Just like many Americans in our polarized climate, politics makeup part of who we are as individuals, even though in hindsight its only a part of us and doesn’t really define who we are as people. I eventually realized that this relationship with Woodburn doesn’t make me a liberal or a Democrat, nor does it make my conservative values wrong, but it shows that political beliefs are only part of who we are and that loving each other is the most important thing we can do. Woodburn is a community that is neglected, one that faces not only their own harsh realities, but is subject to racism and prejudice outside of their city. Racism and prejudice have no political affiliation, its a fight that we all are responsible for and are in the middle of. Being a shield of love and support has no political motive, its all about being human and supporting my neighbors in their own pursuits, dreams, and goals. I already used this perspective with my own students, and I have extended that for all the athletes I have the privilege to work for. That doesn’t go for just Woodburn, but for any school that needs it.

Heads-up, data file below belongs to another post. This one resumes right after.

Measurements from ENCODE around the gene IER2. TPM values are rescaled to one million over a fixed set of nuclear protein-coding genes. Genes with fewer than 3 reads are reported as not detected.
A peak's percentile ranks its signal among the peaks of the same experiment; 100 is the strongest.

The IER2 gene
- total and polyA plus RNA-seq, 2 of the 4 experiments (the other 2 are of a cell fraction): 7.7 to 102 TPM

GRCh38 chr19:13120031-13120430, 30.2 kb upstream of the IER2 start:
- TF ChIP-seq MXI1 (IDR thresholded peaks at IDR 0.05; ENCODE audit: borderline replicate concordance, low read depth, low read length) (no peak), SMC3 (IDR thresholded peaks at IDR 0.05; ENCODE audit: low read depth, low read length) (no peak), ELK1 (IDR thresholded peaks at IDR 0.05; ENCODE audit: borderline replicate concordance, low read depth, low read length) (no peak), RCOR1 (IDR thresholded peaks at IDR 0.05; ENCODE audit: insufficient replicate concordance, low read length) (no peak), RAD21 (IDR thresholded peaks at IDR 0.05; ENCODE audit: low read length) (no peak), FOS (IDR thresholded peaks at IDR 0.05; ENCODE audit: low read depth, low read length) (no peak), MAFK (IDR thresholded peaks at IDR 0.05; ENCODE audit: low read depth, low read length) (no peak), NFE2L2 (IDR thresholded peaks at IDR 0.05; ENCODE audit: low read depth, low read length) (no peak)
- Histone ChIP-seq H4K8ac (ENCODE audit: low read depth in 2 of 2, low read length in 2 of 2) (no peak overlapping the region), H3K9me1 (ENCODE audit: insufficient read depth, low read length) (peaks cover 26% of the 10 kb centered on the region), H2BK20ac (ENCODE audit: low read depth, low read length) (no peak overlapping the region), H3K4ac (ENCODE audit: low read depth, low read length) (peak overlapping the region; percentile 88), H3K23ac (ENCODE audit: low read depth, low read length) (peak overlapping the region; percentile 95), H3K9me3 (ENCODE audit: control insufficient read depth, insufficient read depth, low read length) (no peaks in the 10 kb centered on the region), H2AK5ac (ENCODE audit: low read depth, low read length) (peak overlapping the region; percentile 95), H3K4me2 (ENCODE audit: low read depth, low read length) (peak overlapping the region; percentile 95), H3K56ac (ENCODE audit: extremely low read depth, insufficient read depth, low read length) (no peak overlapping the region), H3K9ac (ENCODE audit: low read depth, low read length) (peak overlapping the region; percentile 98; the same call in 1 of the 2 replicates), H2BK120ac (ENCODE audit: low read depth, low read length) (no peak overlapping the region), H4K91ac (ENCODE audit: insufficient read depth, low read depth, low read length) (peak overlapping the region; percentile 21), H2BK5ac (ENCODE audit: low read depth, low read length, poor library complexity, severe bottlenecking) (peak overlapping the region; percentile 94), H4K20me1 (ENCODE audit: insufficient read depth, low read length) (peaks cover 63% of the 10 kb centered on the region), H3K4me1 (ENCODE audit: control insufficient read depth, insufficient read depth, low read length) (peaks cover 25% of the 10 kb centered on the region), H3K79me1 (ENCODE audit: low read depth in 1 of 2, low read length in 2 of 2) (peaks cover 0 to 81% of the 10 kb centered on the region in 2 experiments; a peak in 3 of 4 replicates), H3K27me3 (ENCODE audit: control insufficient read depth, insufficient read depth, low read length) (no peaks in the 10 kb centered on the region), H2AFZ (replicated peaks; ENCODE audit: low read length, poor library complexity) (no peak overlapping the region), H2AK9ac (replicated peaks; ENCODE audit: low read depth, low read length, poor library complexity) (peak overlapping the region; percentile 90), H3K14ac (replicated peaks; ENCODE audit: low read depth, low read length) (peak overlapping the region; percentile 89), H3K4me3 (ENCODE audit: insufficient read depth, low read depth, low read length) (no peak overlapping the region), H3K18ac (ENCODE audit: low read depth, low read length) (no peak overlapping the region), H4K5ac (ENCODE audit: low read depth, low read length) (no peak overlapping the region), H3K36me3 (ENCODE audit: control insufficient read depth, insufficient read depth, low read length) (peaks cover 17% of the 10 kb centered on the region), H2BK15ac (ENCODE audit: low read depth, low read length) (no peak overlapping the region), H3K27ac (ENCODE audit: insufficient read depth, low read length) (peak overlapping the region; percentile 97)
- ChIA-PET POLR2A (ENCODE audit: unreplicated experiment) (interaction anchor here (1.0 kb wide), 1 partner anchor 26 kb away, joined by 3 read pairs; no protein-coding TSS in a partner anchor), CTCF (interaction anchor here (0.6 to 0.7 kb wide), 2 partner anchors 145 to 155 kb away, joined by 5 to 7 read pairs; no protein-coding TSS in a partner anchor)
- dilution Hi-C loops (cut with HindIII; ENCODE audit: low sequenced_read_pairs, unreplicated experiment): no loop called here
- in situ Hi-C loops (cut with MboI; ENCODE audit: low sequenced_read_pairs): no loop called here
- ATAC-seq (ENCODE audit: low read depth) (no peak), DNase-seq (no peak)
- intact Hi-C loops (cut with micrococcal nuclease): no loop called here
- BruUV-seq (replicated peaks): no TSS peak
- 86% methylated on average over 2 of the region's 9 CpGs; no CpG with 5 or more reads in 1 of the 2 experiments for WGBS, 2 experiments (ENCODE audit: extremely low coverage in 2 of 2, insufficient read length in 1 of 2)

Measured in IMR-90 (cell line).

So why do I write about this? Because I know that many people in America face an identity crisis from our polarized climate. Your politics don’t define who you are. How you treat others, support others, and love others is what will define who you are, how people view you, and how you will be remembered. I strive to support athletes in their pursuits, support the younger generations in their goals, and work towards a more peaceful future for all of us. I may not agree with students walking out of school, but I support their right to do so. I might not agree with some of the political stances of a younger generation, but I will support them and encourage them to pursue their passions. Its ok to be liberal, Democrat, conservative, or Republican. Its ok to be friends or supportive of others with opposite political stances, and its definitely ok to love others and support them unconditionally. Woodburn might have rocked me to my core, but they also helped me to see through a distorted reality and instead look at others from beyond what I have been told about them. It might seem like a silly lesson to need to learn, but I think many of us have a distorted reality about others that is influenced without reason or cause. If your ever in doubt, try to look beyond the surface and get to know others before creating your perspective. My Woodburn friends, thank you for teaching me that, even if you did it unknowingly.